Read Doreen Online

Authors: Ilana Manaster

Doreen

Copyright © 2016 by Ilana Manaster

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Library of Congress Control Number: 2016934245

E-book ISBN 978-0-7624-5963-6

Front cover image: Fashion Portrait © Thinkstock/heckmannoleg

Designed by T. L. Bonaddio
Edited by Lisa Cheng
Typography: Baskerville, Times New Roman, Port Vintage, and Sabon

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The one that I made and the one that made me.

The charms of late summer seemed a very humdrum topic for an imagination as wild as Heidi Whelan's, but she nonetheless found herself, on the first day of her last year at Chandler Academy, laid across a leather love seat in the sitting room of her suite, eating pistachios and feeling rather satisfied by the green and blue and pink of things as she peered out onto the as-yet unpopulated quad.

“Isn't campus great when nobody's here?” she called to her roommate Biz Gibbons-Brown. Biz was not visible from Heidi's perch on the couch but could be heard shuffling around in their bedroom. “Before the arrival of all those loathsome people.”

“Speak for yourself,” said Biz, entering the common room wearing the kind of thing that Biz always wore, that is to say, an outfit made of beautiful individual elements—an exquisite white blouse, a perfect navy linen skirt—but thrown together without thought for their overall effect. In this case the blouse was worn open over a T-shirt from last year's pumpkin festival, the skirt was hopelessly wrinkled, and she'd finished the outfit with her beat-up yellow Converse All Stars. “I don't think they're all so very
loathsome
.”

“Oh please,” said Heidi. She swung her thick blonde mane behind her as she sat up on the sofa. “You know better than anyone how empty, shallow, mean-spirited—”

“It's a new year, Heidi. Can't we indulge in a little optimism? At least until classes start? Now, where are my glasses?”

“Over by your desk. New shirt?” Heidi asked with forced nonchalance. It had a subtle white-on-white stripe and looked very expensive, even from across the room. Biz slid on her wire frames and looked down at her top as if seeing it for the first time.

“Oh, this? Yeah. You like it?”

If it were Heidi's, the blouse would be among her most prized possessions, but Biz wore it like flannel pajamas.
No matter
, Heidi thought, relaxing back into the love seat. She had full access to the treasures in Biz's closet. Heidi gazed out at the quad, imagining herself crossing it in that gorgeous top and congratulated herself once again for the good judgment she demonstrated by finding and befriending Elizabeth Gibbons-Brown two years earlier.

“It's lovely. Who makes it?”

“No idea. Mumzy picked it up in Paris, I think. She forced it on me for some party out in the Hamptons.”

“Of course she did.”

Biz didn't really call her mother “Mumzy.” Or she did call her that but only as a way to express her contempt. Gloria Gibbons-Brown was a flitting kind of woman, thin in a way that was only attractive on the young and tall (she was neither). What wasn't brittle on her was bought—dresses made of thick silks, jewels the size of geological events, and a face that had been lifted, folded over, and smoothed by the best surgeons on the planet. She ate nothing and drank much, so evenings at her table often included long, winding stories about salespeople or flight attendants or waiters. Her own role in these anecdotes was always the same: demander of justice, voice of the truth, a superhero for the unbusy and overindulged.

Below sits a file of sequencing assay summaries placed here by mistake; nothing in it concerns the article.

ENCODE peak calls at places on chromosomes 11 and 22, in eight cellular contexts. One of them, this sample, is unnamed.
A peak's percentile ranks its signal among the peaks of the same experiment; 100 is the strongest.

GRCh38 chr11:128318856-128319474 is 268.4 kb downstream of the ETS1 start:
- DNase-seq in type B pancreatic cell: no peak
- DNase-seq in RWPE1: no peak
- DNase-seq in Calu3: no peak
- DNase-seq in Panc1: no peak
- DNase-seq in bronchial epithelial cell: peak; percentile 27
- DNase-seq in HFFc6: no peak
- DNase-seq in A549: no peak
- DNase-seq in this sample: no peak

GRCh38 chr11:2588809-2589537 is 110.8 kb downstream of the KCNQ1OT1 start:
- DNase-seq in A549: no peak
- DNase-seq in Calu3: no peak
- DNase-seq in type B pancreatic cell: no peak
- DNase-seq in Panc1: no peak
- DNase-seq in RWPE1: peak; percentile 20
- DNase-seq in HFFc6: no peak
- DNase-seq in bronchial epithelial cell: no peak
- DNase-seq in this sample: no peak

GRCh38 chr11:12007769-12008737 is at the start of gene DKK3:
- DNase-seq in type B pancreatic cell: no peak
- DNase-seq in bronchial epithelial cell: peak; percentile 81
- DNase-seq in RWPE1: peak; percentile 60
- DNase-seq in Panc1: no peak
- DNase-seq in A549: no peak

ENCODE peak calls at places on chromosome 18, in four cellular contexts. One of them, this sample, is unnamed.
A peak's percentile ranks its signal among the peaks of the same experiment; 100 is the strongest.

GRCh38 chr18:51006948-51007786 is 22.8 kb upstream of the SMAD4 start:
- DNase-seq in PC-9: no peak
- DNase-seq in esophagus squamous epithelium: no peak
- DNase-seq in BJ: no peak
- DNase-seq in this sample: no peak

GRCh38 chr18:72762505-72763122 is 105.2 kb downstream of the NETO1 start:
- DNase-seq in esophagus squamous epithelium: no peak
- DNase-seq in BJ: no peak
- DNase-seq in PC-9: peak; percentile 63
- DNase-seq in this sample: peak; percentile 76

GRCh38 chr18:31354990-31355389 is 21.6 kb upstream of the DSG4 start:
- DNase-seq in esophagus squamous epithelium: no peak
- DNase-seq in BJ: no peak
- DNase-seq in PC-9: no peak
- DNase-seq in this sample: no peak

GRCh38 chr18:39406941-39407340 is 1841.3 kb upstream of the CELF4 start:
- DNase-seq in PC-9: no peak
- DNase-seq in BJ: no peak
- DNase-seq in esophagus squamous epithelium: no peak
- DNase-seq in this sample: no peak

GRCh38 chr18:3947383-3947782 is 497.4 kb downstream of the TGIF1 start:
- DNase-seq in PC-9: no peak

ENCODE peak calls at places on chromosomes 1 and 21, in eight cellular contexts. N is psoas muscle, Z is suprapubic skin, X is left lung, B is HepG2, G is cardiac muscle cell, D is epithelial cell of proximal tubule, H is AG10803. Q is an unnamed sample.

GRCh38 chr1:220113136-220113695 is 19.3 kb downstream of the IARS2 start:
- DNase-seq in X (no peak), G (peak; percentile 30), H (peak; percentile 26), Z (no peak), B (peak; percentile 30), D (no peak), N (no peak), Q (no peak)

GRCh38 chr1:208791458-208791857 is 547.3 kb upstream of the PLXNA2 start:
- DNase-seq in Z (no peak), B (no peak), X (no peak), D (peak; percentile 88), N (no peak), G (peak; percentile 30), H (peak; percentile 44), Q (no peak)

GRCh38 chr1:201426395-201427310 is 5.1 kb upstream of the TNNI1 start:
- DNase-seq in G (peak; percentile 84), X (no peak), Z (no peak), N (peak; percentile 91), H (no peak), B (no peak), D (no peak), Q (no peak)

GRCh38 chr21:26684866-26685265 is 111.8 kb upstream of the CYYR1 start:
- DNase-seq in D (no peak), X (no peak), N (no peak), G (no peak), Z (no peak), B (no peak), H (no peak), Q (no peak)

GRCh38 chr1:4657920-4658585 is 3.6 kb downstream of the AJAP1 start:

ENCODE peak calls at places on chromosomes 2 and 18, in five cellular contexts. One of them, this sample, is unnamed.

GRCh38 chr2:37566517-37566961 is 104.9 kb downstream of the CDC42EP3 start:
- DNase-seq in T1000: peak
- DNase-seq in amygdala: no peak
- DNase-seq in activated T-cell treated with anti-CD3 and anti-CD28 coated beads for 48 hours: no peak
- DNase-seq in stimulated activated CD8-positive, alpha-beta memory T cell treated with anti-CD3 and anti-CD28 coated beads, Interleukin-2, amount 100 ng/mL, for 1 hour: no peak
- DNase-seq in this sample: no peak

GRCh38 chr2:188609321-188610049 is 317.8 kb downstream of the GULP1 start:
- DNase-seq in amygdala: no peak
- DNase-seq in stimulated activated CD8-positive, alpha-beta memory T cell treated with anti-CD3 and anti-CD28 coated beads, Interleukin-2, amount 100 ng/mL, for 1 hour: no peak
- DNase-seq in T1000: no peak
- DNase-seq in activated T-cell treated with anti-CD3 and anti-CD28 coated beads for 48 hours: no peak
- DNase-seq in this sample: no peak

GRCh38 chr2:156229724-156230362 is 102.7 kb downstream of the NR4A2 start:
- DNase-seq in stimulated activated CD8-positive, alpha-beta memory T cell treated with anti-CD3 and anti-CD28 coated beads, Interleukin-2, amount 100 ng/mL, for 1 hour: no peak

Biz, of course, despised her.

For good reason. Heidi could see Mumzy for what she was: a shallow, unfeeling, insensitive person who seemed to have had children out of a sense of obligation to her bloodline. But Heidi knew, also, that she could learn a lot from Gloria. After all, the woman was the quintessential old-money society maven, comfortable in her position at the top of the food chain, offended by anything common or unrefined. Which is why she'd swept in and replaced every piece of furniture in their dorm room. Instead of standard-issue, Biz and Heidi had mid-century modern chairs, a leather chesterfield sofa, a gorgeous antique rug, a brass-footed onyx coffee table. Curtains had been installed for privacy, and shelves built for books. Heidi had never lived in such sumptuous quarters, and now she could not imagine living any other way.

Only Biz's desk had avoided Mumzy's touch. On that front, Biz was firm. The desk was all hers—evidenced by the stacks of books, the papers, but more than anything, the photographs. The wall behind her desk was loaded with pinned-up photos—her own, as well as the work of others that she found inspiring. She had wires hanging across the ceiling clipped with more photos she changed out in a constant cycle. Images overwhelmed the small space: full-color, black-and-white, landscape, portrait, animals, people, interior spaces, exteriors, abstracts.

Heidi could not look at the collage for long without feeling dizzy. She agreed with Mumzy that the tumult took away from the clean lines of the rest of the room, but secretly she also admired Biz's dedication and talent. It must be nice to produce something tangible with one's gifts.

“This one's new, right? Is it from this summer?” Heidi walked over to a photo clipped to one of the wires. Biz's mother sat at a dressing table. She was turned toward the camera with a sponge in her hand, her mouth open as if she was talking, her expression annoyed. She looked exhausted, like someone who would rather stay home, but the evening gown was in the background, hung on the back of the closet, and the makeup would go on the face. Somehow, she would have to pull it together and find the right pose. It was like a behind-the-scenes photo, but the stage was this woman's entire life.

“What? Oh. Yeah. Not bad, right? Anyway, do you have anything you need to do today? I mean, could you scram for a little while? I need some quiet.”

Biz seemed nervous, shuffling little things around her desk as if trying to tidy up, an activity she did rarely and only when pressed. And now this mysterious request for privacy? Clearly the girl was withholding information.

“Why don't you cut the crap, Biz, and tell me what's going on. Are you having an affair?”

“Don't be ridiculous.”

“You little she-wolf! And I bet I know who it is, too. That teacher! What's his name, from your photography class. Mr.—”

“Mr. Cameron?”

“No doubt! With the late nights poring over nudie shots.”